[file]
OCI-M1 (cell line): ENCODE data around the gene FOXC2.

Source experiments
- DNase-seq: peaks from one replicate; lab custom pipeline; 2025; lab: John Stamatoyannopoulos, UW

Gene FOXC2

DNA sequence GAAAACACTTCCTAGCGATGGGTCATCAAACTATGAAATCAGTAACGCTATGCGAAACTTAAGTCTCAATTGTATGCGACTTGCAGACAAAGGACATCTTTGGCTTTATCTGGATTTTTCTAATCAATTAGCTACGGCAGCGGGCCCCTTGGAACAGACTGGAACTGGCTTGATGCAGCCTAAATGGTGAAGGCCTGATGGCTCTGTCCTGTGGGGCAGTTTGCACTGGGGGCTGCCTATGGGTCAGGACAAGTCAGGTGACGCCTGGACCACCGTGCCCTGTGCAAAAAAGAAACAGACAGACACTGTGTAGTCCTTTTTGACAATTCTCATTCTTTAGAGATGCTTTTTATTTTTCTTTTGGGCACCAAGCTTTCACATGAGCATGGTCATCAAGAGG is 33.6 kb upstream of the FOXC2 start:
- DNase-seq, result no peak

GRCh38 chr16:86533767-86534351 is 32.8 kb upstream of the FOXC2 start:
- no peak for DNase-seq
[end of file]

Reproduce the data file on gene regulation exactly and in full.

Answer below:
OCI-M1 (cell line): ENCODE data around the gene FOXC2.

Source experiments
- DNase-seq: peaks from one replicate; lab custom pipeline; 2025; lab: John Stamatoyannopoulos, UW

Gene FOXC2

DNA sequence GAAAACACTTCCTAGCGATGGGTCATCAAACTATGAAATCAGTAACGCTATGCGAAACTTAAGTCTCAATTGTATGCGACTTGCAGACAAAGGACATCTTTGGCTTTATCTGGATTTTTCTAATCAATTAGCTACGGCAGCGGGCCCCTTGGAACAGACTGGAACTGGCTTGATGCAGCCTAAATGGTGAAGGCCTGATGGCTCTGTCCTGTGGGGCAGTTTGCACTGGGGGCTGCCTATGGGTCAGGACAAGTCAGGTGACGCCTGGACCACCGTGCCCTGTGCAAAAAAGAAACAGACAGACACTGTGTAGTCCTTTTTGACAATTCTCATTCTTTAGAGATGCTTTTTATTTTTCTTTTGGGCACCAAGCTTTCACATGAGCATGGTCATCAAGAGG is 33.6 kb upstream of the FOXC2 start:
- DNase-seq, result no peak

GRCh38 chr16:86533767-86534351 is 32.8 kb upstream of the FOXC2 start:
- no peak for DNase-seq